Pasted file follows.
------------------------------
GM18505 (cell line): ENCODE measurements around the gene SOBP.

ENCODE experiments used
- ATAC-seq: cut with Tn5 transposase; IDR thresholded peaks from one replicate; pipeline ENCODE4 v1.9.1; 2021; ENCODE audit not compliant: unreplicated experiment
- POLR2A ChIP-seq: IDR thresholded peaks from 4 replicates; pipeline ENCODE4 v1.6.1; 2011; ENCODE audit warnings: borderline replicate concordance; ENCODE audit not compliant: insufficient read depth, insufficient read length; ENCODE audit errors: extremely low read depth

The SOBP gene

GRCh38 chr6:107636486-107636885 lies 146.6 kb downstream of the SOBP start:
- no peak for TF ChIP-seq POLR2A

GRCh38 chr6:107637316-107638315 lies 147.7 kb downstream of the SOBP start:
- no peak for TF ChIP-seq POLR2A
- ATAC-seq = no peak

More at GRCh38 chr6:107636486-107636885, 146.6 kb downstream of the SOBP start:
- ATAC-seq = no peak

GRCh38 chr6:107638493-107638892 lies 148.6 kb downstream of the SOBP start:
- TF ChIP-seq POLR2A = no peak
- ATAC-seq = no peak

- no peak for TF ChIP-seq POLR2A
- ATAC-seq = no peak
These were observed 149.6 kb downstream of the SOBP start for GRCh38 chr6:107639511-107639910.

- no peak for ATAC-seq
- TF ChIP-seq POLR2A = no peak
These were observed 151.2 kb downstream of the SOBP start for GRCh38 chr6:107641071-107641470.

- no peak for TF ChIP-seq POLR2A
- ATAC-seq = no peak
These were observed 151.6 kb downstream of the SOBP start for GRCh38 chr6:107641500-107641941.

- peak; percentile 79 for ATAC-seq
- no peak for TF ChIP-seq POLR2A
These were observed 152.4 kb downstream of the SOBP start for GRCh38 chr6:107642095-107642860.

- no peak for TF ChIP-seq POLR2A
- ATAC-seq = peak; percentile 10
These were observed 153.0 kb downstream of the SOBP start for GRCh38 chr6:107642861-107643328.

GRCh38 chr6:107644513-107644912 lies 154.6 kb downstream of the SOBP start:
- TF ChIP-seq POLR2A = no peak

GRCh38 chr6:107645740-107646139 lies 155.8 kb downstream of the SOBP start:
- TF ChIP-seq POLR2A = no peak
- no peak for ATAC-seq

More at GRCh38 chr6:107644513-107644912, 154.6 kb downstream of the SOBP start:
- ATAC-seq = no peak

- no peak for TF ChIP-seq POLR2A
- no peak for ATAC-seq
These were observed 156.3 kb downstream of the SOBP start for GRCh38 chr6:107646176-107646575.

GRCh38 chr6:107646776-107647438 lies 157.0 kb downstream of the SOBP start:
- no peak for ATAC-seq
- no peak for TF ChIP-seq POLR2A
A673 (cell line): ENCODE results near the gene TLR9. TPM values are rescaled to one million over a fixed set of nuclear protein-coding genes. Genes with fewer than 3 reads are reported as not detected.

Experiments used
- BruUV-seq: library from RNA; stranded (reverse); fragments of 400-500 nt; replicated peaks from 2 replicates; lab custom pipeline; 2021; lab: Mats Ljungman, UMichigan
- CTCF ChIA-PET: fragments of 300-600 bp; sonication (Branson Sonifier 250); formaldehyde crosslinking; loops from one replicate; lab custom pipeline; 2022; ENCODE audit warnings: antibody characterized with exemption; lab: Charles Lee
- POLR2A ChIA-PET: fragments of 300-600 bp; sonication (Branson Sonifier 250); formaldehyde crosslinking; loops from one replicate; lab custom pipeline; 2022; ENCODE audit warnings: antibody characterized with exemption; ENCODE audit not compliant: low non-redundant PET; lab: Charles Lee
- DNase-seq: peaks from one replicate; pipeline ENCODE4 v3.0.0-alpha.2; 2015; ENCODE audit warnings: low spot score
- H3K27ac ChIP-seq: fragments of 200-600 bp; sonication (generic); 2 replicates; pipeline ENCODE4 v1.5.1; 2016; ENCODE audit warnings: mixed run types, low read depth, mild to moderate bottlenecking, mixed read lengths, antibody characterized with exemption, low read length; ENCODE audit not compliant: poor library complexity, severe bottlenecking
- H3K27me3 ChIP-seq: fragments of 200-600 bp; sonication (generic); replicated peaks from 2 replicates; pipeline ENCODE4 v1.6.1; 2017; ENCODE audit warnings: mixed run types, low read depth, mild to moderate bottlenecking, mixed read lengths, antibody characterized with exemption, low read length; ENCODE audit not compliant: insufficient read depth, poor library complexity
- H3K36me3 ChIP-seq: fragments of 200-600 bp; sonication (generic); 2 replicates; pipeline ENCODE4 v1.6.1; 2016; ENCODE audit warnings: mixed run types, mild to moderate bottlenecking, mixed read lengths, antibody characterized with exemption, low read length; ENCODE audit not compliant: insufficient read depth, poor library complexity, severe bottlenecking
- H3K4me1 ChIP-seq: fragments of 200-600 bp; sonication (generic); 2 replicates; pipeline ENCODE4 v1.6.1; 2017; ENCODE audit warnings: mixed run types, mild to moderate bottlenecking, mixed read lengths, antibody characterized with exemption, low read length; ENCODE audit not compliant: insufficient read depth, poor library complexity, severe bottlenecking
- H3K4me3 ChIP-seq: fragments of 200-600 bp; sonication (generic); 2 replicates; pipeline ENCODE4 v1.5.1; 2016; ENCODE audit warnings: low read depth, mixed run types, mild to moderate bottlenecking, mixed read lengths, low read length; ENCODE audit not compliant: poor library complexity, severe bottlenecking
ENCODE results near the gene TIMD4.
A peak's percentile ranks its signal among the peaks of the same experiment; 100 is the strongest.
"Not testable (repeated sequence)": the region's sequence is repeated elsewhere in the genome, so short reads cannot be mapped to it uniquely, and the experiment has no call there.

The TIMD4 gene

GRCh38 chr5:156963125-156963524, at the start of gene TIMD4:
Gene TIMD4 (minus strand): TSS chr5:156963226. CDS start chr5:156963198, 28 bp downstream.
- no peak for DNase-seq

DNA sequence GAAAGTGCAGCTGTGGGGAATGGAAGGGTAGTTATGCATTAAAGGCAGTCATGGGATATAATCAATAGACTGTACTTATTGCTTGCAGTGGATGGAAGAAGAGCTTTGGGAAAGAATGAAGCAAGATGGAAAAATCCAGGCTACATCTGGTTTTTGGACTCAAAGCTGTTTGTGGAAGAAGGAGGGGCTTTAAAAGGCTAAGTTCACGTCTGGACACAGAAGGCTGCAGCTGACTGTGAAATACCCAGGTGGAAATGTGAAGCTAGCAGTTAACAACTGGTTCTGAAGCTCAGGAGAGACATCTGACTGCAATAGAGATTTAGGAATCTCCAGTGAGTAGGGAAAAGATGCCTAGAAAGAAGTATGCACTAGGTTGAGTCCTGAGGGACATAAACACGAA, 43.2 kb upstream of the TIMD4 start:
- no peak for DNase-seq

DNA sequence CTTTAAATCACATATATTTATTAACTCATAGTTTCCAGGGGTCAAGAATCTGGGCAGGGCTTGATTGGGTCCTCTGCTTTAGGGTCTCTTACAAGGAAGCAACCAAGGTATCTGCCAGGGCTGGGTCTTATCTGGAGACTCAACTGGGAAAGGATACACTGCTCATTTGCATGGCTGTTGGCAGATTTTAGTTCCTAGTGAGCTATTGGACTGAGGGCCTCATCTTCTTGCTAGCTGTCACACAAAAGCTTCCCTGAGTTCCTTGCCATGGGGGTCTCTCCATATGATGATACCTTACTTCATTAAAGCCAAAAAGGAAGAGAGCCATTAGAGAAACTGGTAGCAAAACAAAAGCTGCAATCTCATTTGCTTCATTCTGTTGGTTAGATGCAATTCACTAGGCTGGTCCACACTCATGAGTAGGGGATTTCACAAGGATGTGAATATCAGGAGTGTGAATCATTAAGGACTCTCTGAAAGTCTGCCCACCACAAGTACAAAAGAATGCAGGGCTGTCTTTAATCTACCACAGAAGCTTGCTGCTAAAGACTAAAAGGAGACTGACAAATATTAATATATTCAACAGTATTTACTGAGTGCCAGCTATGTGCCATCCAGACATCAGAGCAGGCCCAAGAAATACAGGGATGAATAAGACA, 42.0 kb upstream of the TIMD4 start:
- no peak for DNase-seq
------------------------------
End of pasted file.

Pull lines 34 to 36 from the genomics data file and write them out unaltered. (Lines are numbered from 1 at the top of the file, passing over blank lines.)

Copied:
- TF ChIP-seq POLR2A = no peak
- no peak for ATAC-seq

More at GRCh38 chr6:107644513-107644912, 154.6 kb downstream of the SOBP start: